The periodic table I understand is arranged by order of increasing atomic number after Henry Moseley's X-ray experiment.

But I also learned that the periodic table also has its shape due to the types of subshells present in certain sections called blocks of the table.

However, I still do not understand who shaped the modern periodic table so it mimics the filling of lattermost subshells of atoms of each element (in order of increasing number of electrons- from left to right as well as top to bottom for the elements.)

My Question is : was the periodic table Mendeleev and Moseley devised not in a shape that can be used to predict the filling order of each elements, and that the periodic table was later adapted to fit this concept of orbitals in?


Mendeleev was the first to realize that properties recur among the elements. To highlight this, he devised the early periodic table based on atomic masses. Moseley came along and stated that the periodic properties of elements was a function of their atomic numbers rather than their atomic masses.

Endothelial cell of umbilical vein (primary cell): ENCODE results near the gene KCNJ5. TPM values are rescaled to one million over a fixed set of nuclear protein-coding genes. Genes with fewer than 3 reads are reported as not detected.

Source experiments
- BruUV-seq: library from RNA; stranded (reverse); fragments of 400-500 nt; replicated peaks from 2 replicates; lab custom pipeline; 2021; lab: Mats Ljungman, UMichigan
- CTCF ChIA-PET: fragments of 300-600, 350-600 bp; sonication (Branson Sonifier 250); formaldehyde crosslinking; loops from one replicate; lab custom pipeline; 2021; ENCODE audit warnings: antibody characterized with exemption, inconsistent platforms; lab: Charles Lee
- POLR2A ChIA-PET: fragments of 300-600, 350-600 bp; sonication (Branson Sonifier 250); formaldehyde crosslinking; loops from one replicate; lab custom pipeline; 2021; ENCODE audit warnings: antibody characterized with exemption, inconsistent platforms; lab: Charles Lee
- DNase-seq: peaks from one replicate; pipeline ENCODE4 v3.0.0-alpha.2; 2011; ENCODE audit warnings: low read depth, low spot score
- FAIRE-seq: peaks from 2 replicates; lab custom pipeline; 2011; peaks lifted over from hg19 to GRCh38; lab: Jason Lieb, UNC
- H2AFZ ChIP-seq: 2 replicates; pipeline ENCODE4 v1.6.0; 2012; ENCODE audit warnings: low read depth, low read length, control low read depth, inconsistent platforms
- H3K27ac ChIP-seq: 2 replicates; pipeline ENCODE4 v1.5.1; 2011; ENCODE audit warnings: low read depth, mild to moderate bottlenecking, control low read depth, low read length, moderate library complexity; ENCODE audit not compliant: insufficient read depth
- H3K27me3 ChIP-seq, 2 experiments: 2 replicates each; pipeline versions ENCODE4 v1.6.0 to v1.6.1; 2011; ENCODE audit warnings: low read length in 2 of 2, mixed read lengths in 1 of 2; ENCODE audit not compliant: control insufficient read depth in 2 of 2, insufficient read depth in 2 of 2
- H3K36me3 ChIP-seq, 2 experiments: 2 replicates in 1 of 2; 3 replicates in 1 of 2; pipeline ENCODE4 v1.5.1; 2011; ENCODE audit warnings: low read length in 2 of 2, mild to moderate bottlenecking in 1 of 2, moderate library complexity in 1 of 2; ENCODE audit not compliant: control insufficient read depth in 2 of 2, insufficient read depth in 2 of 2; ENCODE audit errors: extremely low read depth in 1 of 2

Mendeleev's periodic table

It was Niels Bohr who came up with the idea of shells and subshells. He developed his own take on the periodic table, which looked somewhat like this:

Bohr's representation

Finally, coming to your question, A lot of derivatives of the periodic table were made by various scientists during the 1920's - 1940's. The version we use today was made by Glenn T. Seaborg and his colleagues.

Seaborg and collaborators had synthetically produced several new elements with atomic numbers beyond uranium, the last naturally occurring element in the table. Seaborg saw that these elements, the transuranics (plus the three elements preceding uranium) demanded a new row in the table, something Mendeleev had not foreseen. Seaborg’s table added the row for those elements beneath a similar row for the rare earth elements, whose proper place had never been quite clear, either.

Further reading:

  • $\begingroup$ Mendeleev actually wasn’t the first to realise that but his version of the periodic table was published first. $\endgroup$
    – Jan
    Dec 18 '19 at 8:39
  • 1
    $\begingroup$ And Mendeleiev had the merit of having been able to predict the existence of missing elements, like Gallium and Germanium, and to predict their properties. $\endgroup$
    – Maurice
    Dec 18 '19 at 9:24

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